Microsoft seems to have a history of dodgy and unreliable Windows 10 updates, at least over the last year and a bit more. Broken software, performance issues, battery issues, you name it. This time around however, as the world is following the work from home routine because of the Coronavirus lockdowns in many countries, the March 2020 update for Windows 10 really makes one want to pull their hair out. It is not a minor bug—it could simply break the internet access on your Windows 10 laptop or PC.
So, can you turn off Windows updates on your Windows 10 PC altogether for the time being? No. After all, it is a live and constantly updating platform. So, what exactly is the problem? Take it away, Microsoft—“Devices using a manual or auto-configured proxy, especially with a virtual private network (VPN), might show limited or no internet connection status in the Network Connectivity Status Indicator (NCSI) in the notification area. This might happen when connected or disconnected to a VPN or after changing state between the two. Devices with this issue, might also have issues reaching the internet using applications that use WinHTTP or WinInet. Examples of apps that might be affected on devices in this state are as follows but not limited to Microsoft Teams, Microsoft Office, Office365, Outlook, Internet Explorer 11, and some version of Microsoft Edge.” This is according to the release information, as published by Microsoft, for the latest Windows 10 update bundle.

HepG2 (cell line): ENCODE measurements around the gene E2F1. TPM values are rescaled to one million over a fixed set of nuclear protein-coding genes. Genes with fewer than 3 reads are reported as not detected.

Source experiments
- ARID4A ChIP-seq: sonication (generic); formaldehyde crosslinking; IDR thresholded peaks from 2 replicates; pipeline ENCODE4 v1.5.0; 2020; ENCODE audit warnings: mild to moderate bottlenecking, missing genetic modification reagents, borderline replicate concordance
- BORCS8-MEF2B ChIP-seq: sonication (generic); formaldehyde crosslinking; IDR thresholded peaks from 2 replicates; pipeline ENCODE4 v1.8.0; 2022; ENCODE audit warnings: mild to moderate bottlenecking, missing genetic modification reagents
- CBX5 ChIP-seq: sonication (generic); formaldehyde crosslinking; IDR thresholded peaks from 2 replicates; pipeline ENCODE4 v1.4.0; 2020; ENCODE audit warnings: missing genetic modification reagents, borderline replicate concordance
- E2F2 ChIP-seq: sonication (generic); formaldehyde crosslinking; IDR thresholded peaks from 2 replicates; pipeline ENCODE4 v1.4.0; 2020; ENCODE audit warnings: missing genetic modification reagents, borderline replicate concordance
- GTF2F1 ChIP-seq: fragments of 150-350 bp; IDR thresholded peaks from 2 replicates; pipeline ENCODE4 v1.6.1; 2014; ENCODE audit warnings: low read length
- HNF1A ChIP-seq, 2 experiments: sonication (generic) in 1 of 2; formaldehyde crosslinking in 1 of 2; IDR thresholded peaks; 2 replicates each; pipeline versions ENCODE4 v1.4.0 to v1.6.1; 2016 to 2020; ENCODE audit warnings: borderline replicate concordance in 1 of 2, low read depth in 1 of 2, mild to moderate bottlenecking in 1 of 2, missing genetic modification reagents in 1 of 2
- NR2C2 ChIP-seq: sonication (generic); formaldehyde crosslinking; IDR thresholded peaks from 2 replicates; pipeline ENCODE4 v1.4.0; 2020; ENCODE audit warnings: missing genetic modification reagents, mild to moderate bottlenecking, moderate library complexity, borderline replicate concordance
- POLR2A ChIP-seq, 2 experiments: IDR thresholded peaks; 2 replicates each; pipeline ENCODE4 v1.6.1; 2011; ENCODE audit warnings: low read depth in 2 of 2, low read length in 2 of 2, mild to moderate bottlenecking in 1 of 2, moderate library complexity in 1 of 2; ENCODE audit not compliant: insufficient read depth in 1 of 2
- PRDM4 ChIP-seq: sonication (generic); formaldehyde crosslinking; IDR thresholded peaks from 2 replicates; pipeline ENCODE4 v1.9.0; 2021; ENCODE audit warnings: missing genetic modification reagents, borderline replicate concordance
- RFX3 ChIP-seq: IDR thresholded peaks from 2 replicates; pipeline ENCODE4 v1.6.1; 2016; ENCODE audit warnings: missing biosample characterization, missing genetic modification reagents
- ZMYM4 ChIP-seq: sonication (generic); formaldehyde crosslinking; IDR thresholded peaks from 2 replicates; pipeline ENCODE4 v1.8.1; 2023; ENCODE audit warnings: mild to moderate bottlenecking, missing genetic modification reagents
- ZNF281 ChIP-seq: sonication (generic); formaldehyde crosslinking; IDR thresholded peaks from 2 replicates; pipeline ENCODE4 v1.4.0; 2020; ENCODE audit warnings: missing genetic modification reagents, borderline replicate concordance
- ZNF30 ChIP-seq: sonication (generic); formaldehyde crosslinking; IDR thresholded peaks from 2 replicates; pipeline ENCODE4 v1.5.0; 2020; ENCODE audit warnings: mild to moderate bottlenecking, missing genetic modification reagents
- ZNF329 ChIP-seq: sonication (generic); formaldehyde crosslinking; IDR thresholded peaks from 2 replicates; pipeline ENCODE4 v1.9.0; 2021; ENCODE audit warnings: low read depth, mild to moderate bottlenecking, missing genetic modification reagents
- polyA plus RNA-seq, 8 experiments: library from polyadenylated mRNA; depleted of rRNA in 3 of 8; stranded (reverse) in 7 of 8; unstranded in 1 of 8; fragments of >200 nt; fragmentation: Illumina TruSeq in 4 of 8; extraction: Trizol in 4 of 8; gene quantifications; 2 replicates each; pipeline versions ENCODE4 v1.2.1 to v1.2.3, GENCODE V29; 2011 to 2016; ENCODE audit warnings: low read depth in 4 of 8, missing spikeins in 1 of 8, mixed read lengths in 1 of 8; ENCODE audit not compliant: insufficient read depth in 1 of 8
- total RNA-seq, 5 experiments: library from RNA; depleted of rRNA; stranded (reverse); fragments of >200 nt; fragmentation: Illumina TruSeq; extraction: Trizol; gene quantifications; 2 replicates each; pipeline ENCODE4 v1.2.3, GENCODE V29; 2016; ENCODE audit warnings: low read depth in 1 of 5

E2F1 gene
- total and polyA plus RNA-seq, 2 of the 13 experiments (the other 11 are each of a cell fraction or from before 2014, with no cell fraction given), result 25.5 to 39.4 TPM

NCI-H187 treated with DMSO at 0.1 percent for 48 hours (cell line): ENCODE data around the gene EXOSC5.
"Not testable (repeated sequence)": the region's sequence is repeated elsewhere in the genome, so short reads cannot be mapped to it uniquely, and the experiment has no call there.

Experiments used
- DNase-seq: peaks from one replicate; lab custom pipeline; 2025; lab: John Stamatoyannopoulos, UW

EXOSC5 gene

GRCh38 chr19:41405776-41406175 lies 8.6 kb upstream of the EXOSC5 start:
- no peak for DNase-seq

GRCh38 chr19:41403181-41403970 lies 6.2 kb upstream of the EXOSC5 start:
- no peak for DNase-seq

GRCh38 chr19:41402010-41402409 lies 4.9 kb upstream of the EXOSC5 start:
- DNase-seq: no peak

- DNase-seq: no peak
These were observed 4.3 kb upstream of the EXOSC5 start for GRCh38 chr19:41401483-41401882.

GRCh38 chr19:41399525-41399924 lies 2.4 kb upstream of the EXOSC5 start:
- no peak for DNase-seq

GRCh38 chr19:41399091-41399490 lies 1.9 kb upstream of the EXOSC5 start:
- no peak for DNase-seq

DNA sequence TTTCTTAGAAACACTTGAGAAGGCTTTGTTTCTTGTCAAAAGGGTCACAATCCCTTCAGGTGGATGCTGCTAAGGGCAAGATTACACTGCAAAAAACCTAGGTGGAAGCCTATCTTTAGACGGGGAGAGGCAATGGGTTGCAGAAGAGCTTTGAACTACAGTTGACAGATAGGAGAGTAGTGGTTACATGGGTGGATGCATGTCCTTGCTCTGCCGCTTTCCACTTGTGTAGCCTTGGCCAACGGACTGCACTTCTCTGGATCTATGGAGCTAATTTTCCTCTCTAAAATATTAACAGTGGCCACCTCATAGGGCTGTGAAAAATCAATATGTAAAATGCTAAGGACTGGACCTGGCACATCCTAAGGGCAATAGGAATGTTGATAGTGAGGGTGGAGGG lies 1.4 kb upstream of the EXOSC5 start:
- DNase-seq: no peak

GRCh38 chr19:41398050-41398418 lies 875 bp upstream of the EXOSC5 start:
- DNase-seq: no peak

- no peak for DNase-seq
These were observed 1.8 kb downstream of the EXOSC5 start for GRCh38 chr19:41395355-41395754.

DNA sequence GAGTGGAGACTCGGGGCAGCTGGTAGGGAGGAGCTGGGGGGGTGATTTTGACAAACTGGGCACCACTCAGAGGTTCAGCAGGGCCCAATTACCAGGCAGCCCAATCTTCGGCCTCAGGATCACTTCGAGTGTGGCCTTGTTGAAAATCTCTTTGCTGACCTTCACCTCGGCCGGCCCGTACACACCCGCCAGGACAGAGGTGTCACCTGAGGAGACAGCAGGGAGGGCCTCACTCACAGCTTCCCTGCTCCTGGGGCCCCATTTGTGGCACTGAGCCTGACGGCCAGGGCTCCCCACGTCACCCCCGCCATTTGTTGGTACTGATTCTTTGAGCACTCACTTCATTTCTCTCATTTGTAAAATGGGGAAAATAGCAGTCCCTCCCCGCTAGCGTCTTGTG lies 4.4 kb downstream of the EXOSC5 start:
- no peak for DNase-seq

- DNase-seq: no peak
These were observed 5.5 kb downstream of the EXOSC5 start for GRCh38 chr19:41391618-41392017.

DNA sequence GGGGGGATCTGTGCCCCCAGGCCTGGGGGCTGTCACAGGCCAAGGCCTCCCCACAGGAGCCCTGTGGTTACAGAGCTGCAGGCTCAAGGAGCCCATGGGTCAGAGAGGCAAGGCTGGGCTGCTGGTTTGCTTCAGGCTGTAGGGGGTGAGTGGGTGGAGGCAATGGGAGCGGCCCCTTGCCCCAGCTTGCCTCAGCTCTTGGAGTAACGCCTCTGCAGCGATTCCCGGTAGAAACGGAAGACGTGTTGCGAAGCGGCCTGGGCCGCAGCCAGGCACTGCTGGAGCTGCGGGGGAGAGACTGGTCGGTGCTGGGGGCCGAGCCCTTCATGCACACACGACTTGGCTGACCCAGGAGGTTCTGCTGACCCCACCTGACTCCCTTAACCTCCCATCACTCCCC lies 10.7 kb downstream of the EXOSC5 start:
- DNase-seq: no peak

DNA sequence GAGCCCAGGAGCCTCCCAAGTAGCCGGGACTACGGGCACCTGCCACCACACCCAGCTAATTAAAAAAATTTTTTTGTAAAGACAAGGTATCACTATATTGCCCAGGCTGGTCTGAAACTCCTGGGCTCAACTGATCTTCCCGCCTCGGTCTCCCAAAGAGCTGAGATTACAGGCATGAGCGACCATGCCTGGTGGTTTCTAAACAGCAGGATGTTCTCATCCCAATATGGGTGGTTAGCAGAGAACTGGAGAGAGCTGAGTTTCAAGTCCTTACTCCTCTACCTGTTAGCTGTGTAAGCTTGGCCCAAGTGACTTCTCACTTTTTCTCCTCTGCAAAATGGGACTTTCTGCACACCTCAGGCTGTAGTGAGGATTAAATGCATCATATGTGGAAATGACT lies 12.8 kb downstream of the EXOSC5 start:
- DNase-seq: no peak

In simpler terms, it means it has a really critical bug that may slow down apps from accessing the internet of completely prevent these apps from accessing the internet. Yes, when you are in the critical work from home phase in our lives. If you are running Windows 10, version 1909; Windows 10, version 1903; Windows 10, version 1809; Windows 10 Enterprise LTSC 2019; Windows 10, version 1803 or Windows 10, version 1709, you might face this issue.
Microsoft says, “We are working on a resolution and are targeting a Microsoft Catalog only release of an out-of-band update to resolve this issue by early April.” In the meantime, their suggestion is that you restart your Windows 10 PC and hope that the issue gets resolved. You can read more here.
It may perhaps have been a bit more sensible to follow Google’s example and hold off on any updates for the Windows 10 platform for the time being. Google had earlier announced that they are not releasing any updates for the Chrome web browser or the ChromeOS platform for the time being, as they don’t want any functionality to inadvertently break or hamper usage when millions are relying on their software while working from home. Just because we have been getting updates for Windows every month for millions of years, doesn’t mean there couldn’t have been some flexibility this time keeping the global scenario in mind.
That is not the only bug with the latest Windows 10 updates, incidentally. The “Reset this PC” feature is known to break, some versions of Avast and AVG antivirus will stop working and Transport Layer Security (TLS) connections might fail or timeout when connecting or attempting a resumption.
If you are one of those unlucky souls whose Windows 10 PC is requesting for a restart to install some updates it may have recently downloaded, our advice is—JUST DON’T. Leave the PC on sleep or switched on, just don’t shut it down or restart it, at least till Microsoft release the patch to fix this mess.